Featured, Local, Movie Reviews
Crazy Heart is a story about a musician who is trying to find himself, somewhere buried deep beneath the surface of his existence. In the film, we see a man who has seen success and entertained millions of people – but we see him in a different light, and in very raw form. Crazy Heart is about hope, redemption, and trying to find that special “something” that can wake you up and help you get your life back on track when you take a few wrong turns.
Bad Blake (Jeff Bridges) has fallen far from where his life once was. At one point in time, he was a huge Country star, with countless hits and fans that would come from miles away to see him perform. Now he is lucky to entertain a handful of fans at a bowling alley in the desert. He doesn’t travel with a band, but rather meets pick-up musicians from town to town to play with. It is apparent that life was good to him at one point, but lately things have been nothing but hard. Blake views life primarily from behind a bottle of whiskey; often it is the last thing he sees before he goes to sleep, and the first when he wakes. But behind the washed up entertainer is a talented musician, often times with good intentions. And more importantly, a good heart.
Jeff Bridges does an amazing job in the role. First and foremost, he deserves every accolade that he receives for his performance in Crazy Heart. Although I understand how the character is no stretch from parts he has played in the past, I can honestly say that Jeff Bridges truly owns the role of Bad Blake on-screen. From the beginning of the film, I quickly forgot that he was the actor – as he transitioned early into his screen time. Bridges plays a character who is real, honest, and flawed. When you watch the movie, it is hard not to feel his pain as you see what he has become, and how badly he wants something more.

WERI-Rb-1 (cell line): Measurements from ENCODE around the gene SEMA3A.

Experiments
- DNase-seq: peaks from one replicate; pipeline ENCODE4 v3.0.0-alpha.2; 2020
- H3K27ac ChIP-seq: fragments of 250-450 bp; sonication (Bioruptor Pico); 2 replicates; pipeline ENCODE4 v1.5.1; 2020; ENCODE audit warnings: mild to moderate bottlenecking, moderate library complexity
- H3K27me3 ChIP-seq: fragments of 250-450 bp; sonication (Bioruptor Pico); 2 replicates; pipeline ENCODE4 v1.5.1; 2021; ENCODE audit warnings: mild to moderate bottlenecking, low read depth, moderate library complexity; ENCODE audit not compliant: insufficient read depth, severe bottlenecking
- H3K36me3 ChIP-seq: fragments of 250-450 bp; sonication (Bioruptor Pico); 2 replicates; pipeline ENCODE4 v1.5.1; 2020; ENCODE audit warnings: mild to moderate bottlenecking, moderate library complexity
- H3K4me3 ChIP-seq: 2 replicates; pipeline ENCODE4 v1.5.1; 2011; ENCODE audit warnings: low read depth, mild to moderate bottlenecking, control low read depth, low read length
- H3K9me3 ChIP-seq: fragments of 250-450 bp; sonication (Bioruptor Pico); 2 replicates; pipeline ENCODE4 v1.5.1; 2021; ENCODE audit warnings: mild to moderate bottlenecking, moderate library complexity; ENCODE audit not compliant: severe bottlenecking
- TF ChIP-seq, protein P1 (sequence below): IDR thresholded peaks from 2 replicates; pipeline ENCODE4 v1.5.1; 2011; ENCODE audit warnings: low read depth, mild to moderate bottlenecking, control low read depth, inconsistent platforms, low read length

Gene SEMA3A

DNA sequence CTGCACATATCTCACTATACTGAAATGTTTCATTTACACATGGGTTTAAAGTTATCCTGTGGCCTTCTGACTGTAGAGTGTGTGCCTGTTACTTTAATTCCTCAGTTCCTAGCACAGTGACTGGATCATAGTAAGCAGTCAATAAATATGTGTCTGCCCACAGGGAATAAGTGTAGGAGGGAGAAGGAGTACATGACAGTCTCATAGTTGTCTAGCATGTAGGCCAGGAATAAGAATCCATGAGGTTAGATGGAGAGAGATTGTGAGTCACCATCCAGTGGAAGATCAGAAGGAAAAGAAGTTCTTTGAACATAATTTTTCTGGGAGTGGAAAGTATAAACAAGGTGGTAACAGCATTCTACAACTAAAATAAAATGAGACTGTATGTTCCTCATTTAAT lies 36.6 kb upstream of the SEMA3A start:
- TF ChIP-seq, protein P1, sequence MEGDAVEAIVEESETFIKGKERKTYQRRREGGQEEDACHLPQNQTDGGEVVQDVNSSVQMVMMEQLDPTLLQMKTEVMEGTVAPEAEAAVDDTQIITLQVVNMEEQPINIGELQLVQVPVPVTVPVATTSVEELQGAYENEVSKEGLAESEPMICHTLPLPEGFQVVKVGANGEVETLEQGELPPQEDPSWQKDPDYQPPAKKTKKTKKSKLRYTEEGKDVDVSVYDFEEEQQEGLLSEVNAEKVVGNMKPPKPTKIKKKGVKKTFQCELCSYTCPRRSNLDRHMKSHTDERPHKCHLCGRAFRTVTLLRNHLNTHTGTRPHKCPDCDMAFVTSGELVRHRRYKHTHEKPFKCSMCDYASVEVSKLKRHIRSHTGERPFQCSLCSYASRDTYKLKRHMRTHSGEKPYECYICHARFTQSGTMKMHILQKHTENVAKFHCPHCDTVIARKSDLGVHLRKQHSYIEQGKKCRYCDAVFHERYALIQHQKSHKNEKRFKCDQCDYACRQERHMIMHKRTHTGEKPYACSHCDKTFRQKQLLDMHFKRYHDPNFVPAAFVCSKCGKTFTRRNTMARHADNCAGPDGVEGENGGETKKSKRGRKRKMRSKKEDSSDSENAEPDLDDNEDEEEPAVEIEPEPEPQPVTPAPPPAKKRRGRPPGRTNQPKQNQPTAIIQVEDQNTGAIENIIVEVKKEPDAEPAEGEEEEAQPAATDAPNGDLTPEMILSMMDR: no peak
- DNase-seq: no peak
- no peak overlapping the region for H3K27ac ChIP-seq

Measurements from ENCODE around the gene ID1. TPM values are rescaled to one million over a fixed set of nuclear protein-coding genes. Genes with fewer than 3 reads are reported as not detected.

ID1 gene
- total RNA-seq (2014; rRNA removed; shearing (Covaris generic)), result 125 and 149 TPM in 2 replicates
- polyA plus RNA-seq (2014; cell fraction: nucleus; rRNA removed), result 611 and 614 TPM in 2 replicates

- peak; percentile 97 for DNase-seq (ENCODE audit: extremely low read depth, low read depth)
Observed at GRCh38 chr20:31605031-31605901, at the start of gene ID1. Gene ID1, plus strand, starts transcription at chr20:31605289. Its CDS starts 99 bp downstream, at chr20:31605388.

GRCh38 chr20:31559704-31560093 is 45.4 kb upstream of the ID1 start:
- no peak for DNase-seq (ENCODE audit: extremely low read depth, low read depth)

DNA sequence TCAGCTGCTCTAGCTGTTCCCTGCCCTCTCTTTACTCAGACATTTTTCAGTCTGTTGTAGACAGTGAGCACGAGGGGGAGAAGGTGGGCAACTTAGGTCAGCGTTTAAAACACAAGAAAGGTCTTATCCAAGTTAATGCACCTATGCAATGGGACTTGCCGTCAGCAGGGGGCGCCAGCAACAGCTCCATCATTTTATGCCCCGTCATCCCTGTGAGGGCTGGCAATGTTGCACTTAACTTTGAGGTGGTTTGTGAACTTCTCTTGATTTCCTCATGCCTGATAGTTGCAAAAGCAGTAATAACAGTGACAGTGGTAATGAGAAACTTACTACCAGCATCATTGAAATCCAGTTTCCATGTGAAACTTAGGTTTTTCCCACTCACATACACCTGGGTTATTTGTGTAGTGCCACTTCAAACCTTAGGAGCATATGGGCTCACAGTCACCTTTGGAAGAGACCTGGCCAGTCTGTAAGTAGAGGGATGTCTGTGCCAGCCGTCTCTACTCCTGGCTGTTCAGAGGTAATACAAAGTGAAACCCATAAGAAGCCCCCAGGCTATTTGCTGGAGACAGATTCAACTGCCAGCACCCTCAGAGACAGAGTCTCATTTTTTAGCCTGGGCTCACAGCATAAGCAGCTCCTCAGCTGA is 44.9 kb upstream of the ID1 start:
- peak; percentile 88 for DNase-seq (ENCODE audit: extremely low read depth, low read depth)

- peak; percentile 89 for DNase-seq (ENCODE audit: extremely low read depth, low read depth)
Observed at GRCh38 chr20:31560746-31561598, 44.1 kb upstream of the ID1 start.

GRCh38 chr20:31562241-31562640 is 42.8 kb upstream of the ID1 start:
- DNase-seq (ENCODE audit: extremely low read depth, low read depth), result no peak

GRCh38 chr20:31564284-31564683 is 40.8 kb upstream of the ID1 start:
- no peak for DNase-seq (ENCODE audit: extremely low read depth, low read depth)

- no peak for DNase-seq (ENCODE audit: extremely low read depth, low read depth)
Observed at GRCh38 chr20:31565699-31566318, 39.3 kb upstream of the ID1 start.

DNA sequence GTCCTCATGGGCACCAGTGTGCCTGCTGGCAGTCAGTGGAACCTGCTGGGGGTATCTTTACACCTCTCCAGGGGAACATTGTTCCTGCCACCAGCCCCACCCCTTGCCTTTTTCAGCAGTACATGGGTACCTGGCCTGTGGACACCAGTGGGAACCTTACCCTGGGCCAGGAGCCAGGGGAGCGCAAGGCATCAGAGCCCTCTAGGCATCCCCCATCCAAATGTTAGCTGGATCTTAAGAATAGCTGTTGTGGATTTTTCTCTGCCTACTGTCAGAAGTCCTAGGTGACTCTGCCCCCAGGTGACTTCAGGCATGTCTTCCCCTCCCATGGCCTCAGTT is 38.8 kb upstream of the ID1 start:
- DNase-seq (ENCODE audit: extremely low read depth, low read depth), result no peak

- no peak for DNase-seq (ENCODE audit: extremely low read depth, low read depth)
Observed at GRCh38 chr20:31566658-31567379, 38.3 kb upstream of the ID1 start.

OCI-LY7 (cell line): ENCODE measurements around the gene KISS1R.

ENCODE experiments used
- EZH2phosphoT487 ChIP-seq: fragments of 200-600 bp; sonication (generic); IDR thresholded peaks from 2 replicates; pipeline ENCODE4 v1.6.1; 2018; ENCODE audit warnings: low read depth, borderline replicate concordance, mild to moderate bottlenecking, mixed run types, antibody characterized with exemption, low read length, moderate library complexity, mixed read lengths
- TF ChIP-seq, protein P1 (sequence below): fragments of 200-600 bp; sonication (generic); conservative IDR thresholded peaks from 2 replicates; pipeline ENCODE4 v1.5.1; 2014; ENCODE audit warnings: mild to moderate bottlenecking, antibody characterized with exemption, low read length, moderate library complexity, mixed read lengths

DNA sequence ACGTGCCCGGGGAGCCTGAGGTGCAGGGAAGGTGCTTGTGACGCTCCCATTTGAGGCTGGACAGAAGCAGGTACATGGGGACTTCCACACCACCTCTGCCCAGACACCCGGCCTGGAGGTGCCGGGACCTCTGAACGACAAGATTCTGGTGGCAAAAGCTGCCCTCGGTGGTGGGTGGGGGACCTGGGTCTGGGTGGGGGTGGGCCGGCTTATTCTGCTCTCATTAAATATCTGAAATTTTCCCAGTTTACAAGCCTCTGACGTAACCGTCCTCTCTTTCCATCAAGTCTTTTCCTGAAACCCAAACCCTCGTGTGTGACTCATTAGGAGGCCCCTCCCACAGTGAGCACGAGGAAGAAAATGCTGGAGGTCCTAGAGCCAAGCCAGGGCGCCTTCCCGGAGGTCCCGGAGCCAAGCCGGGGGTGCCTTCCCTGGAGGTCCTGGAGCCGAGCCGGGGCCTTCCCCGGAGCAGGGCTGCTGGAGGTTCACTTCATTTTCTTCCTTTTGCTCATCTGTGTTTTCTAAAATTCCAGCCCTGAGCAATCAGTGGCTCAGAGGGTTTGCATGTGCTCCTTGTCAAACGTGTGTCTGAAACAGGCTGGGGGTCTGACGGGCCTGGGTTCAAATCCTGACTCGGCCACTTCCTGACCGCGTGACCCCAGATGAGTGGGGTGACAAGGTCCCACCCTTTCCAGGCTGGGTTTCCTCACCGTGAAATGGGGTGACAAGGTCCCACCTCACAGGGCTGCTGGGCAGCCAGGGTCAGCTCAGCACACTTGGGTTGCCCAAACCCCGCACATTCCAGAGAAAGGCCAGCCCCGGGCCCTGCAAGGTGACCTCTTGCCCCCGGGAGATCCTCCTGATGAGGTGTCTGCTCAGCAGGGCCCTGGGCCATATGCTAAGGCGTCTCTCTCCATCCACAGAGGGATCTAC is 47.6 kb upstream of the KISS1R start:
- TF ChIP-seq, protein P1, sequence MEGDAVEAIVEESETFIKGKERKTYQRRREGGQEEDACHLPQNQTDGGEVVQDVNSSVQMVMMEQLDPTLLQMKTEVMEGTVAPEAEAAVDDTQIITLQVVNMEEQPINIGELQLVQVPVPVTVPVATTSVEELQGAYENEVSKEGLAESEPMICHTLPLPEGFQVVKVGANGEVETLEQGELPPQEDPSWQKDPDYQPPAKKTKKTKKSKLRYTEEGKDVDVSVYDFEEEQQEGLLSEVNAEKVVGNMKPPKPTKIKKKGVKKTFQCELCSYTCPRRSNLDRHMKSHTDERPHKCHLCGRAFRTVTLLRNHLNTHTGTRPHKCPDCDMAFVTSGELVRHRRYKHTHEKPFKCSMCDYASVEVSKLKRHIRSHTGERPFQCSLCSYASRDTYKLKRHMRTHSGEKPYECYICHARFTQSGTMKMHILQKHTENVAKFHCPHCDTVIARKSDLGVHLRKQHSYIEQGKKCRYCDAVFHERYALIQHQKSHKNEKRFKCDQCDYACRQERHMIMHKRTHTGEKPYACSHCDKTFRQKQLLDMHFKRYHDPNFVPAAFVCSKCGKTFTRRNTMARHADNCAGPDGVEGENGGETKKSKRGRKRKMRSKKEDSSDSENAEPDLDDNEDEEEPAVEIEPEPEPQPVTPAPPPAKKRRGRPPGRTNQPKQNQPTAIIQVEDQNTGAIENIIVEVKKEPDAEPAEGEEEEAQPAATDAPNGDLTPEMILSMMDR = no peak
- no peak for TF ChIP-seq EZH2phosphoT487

Before his second performance in the film, taking place at a small piano bar in Santa Fe, Blake is introduced to a talented piano player named Wesley. The two instantly connect, and Wesley asks Blake if he would do him the favor of giving his niece an interview for the paper she works for. Out of his respect for a fellow musician, and perhaps the joy of knowing that someone wants to interview him, he agrees. Later that evening before the performance, he is introduced to Jean (Maggie Gyllenhaal) – a young reporter and single mother that also knows about tough breaks. From the very beginning of the interview, the reporter and musician connect with an undeniable chemistry. Later that evening, when Blake finishes his show and chooses to continue their interview in lieu of getting dinner with a beautiful fan he met, you know that he felt something special.